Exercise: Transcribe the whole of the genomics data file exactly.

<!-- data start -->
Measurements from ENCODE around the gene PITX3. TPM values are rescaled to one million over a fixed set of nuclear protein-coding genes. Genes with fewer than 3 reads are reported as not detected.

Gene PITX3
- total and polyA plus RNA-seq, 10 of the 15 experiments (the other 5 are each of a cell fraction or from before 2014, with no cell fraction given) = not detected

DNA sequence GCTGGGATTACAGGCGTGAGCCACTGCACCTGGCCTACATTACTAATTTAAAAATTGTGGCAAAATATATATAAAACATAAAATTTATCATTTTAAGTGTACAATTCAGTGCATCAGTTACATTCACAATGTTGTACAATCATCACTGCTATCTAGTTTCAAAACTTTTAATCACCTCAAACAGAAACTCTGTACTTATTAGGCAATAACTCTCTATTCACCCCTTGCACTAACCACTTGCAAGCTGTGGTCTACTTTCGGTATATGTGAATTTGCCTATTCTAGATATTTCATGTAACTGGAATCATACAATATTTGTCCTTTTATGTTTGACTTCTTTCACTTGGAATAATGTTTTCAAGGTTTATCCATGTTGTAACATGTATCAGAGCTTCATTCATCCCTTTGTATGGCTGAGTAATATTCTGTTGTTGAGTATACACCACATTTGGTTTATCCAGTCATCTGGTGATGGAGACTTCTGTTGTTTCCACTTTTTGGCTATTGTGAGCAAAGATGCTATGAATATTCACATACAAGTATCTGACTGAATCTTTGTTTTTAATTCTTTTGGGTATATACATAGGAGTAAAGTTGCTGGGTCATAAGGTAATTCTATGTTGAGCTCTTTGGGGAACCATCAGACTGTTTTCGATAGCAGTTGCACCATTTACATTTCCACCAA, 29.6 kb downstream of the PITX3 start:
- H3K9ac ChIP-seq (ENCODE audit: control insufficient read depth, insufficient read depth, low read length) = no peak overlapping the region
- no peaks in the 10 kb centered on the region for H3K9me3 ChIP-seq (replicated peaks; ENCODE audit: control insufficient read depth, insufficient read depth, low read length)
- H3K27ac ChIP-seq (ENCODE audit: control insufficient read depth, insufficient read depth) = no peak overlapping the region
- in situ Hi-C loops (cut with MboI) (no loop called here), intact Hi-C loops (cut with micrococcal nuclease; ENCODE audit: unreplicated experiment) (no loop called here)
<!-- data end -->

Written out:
Measurements from ENCODE around the gene PITX3. TPM values are rescaled to one million over a fixed set of nuclear protein-coding genes. Genes with fewer than 3 reads are reported as not detected.

Gene PITX3
- total and polyA plus RNA-seq, 10 of the 15 experiments (the other 5 are each of a cell fraction or from before 2014, with no cell fraction given) = not detected

DNA sequence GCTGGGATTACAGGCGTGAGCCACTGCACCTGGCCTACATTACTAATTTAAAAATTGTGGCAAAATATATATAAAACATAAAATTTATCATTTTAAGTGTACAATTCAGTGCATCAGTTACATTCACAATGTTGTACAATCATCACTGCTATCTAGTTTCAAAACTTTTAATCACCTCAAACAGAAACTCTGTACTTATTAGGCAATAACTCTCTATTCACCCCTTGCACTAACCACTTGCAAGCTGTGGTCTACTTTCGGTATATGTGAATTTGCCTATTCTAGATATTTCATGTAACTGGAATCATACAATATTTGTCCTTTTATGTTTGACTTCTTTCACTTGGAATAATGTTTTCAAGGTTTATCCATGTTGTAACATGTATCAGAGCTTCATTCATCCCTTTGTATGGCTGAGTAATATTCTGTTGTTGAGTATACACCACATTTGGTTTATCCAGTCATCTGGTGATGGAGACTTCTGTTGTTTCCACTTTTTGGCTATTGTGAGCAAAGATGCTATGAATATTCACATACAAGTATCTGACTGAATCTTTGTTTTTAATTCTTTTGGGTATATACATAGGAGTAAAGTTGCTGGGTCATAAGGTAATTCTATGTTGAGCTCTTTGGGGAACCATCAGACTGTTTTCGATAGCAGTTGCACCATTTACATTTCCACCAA, 29.6 kb downstream of the PITX3 start:
- H3K9ac ChIP-seq (ENCODE audit: control insufficient read depth, insufficient read depth, low read length) = no peak overlapping the region
- no peaks in the 10 kb centered on the region for H3K9me3 ChIP-seq (replicated peaks; ENCODE audit: control insufficient read depth, insufficient read depth, low read length)
- H3K27ac ChIP-seq (ENCODE audit: control insufficient read depth, insufficient read depth) = no peak overlapping the region
- in situ Hi-C loops (cut with MboI) (no loop called here), intact Hi-C loops (cut with micrococcal nuclease; ENCODE audit: unreplicated experiment) (no loop called here)